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U.S.: DHS Chief Kelly Reverses Marijuana Comments

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By Derrick Stanley
Hemp News

Homeland Security Secretary John Kelly reversed comments he recently made on marijuana Tuesday in his first major speech since being sworn in.

Just two days before, in an interview on "Meet the Press", Kelly said that marijuana is not “a factor in the drug war.”

“Yeah, marijuana is not a factor in the drug war,” Kelly told host Chuck Todd on NBC’s Sunday show, saying that meth, heroin and cocaine are the three main drugs that have played a role in the U.S. drug crisis that killed more than 52,000 people in 2015.

But during his speech Tuesday, Kelly vowed that Department of Homeland Security staff would continue to investigate and arrest those involved in illegal trade of the drug and called marijuana “a potentially dangerous gateway drug that frequently leads to the use of harder drugs.”

"... Its use and possession is against federal law and until the law is changed by the U.S. Congress we in DHS are sworn to uphold all the laws on the books," he added.

"DHS personnel will continue to investigate marijuana’s illegal pathways along the network into the U.S., its distribution within the homeland, and will arrest those involved in the drug trade according to federal law. [Customs and Border Protection] will continue to search for marijuana at sea, air and land ports of entry and when found take similar appropriate action.

Missouri: Kansas City's New Marijuana Law

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By Derrick Stanley
Hemp News

Kansas City voters overwhelmingly approved reducing penalties for marijuana possession on 4/4/17, and the new city law has already taken effect. Voters approved an initiative that reduces the maximum fine in city court from $500 to $25 and eliminates possible jail time as a penalty for possessing 35 grams or less of pot, about 1 1/4 ounce.

However, marijuana possession is still illegal, and a guilty plea would involve a drug conviction.

The law took effect the day after the election, on 4/5/17. It affects any Municipal Court case that was open or active at that time. It limits the maximum fine to $25 for a single count of simple pot possession, but court costs of $48.50 per count still apply.

Julita Lattimer is a board member of the Kansas City chapter of the National Organization for the Reform of Marijuana Laws (KC NORML), the organization that advocated and petitioned for this law. Latimer explained, “Our whole point was to keep people out of jail for a non-violent infraction. One of the best things that has come out of this , is its getting people to talk about cannabis. More people are wanting to hear about the benefits of cannabis. It will help as we work to bring medical cannabis to Missouri. ”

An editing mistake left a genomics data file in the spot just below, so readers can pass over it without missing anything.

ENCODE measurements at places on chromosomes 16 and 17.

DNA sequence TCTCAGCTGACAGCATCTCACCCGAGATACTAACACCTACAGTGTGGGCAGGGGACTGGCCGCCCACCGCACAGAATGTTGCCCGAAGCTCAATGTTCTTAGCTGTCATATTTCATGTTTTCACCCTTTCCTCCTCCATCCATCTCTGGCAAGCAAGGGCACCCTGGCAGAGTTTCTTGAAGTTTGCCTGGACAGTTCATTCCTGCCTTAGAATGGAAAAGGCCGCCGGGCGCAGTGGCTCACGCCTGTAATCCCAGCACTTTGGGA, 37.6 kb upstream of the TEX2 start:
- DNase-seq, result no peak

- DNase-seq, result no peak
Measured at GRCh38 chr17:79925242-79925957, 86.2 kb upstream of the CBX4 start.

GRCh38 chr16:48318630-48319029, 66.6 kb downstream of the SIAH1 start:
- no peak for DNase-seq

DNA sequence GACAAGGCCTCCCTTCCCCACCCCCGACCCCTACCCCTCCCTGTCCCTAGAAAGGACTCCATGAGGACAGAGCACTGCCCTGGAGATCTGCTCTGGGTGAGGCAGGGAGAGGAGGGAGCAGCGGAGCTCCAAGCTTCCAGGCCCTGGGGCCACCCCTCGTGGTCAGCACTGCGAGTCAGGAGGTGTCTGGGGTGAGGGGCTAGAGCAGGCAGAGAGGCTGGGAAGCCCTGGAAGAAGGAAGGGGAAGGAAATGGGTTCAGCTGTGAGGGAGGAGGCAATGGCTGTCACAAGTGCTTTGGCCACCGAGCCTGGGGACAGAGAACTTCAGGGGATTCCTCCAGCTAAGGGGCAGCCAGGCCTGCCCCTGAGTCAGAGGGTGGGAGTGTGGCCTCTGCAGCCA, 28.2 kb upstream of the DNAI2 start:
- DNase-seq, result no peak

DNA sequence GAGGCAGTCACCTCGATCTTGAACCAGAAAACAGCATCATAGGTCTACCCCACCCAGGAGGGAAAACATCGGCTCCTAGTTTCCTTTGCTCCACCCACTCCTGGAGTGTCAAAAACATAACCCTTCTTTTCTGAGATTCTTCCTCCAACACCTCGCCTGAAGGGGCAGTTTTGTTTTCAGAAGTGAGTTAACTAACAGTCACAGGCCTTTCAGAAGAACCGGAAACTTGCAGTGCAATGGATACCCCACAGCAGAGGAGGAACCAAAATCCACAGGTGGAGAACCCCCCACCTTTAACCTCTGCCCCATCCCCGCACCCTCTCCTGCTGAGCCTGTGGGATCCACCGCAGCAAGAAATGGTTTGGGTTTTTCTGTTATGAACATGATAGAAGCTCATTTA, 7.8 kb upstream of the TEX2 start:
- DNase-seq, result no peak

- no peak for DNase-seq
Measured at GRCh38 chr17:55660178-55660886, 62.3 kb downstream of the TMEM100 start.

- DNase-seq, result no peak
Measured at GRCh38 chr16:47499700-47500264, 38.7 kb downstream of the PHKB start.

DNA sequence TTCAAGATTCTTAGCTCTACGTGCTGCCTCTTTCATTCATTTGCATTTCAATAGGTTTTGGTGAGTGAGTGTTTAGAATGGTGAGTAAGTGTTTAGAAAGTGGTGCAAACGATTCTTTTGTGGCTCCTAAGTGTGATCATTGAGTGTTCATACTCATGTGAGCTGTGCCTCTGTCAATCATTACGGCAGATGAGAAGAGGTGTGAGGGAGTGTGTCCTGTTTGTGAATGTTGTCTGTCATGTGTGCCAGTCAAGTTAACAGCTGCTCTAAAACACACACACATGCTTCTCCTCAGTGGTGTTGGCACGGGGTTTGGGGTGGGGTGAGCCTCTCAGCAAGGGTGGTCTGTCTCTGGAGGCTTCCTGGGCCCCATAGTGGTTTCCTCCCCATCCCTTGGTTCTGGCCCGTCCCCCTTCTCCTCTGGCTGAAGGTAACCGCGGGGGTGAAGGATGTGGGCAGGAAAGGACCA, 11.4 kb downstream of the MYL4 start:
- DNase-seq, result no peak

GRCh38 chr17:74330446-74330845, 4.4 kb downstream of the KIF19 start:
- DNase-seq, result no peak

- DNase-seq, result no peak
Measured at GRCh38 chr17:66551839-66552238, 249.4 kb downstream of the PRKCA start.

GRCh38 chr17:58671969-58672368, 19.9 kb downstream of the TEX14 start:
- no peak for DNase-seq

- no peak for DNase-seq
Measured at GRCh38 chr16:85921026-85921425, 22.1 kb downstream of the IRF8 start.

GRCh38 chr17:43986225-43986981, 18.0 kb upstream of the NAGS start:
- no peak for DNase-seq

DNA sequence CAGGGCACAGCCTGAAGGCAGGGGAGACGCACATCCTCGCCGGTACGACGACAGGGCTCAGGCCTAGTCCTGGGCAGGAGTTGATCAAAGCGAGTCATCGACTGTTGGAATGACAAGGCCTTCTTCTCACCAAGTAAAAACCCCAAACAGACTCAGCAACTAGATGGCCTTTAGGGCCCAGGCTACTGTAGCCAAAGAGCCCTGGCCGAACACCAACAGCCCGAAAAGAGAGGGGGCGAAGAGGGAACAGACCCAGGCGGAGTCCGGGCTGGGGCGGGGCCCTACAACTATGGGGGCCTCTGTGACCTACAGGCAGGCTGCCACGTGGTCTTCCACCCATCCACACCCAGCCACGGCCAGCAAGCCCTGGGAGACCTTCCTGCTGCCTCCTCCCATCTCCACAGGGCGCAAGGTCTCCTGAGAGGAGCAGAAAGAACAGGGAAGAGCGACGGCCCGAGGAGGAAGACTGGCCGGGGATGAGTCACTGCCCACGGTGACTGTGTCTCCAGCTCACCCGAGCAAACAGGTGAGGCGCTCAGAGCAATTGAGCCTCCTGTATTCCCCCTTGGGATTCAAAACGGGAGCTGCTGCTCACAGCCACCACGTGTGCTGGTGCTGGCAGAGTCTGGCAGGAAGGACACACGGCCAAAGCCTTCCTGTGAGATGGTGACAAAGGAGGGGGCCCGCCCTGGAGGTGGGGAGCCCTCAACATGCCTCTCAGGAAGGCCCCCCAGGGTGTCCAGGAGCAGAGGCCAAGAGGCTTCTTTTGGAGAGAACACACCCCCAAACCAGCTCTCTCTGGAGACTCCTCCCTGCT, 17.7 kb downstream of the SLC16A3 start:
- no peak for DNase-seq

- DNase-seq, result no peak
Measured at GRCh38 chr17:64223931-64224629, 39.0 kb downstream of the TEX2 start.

U.S.: New Poll Shows More Than Half Of American Adults Have Tried Marijuana

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By Derrick Stanley
Hemp News

A new Marist poll that was conducted in partnership with Yahoo shows that more than half of American adults have tried marijuana at least once in their lives.

The poll found that 52 percent of U.S. adults have tried marijuana at least once and 56 percent of Americans find the drug "socially acceptable."

While eight out of 10 Americans strongly support legalizing medical marijuana, the poll shows that forty-nine percent of American adults support legalization for recreational adult use while forty-seven percent oppose it.

"As marijuana has been accepted medically, it's less about the marijuana high," said Ethan Nadelmann, executive director of the non-profit Drug Policy Alliance. He pointed out that people may now increasingly see elderly family members use the drug to help cope with a variety of ailments.

The poll shows that fifty-one percent of Americans think consumption of marijuana is a health risk. However, far more Americans say drinking alcohol regularly (72 percent) is a threat to health over regular marijuana use (20 percent.)

More Americans also think that regular tobacco use (76 percent) is far more risky than regular marijuana use (18 percent.)

The poll was done by surveying 1,122 adults between March 1 through March 7 of this year. The Marist Poll was sponsored and funded in partnership with Yahoo.

Pennsylvania: Pittsburgh To Host Big Medical Marijuana Conference

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By Derrick Stanley
Hemp News

Sponsors who are preparing for next weekend's World Medical Marijuana Conference and Expo are expecting about 1,500 attendees from across the U.S. for the Friday-Saturday event at the David L. Lawrence Convention Center, in downtown Pittsburgh.

The conference will feature former NFL players Ricky Williams and Marvin Washington, plus talks by medical, business and legal experts. Workshops on the lengthy schedule range from classes on cooking with cannabis to a look at how technology will shape medical marijuana’s future.

“This conference is for anybody interested in medical cannabis. They could be an investor, someone interested in a new career, a provider or a patient,” said Melonie Kotchey, chief operating officer and co-founder of Compassionate Certification Centers along with Armstrong County physician Bryan Doner.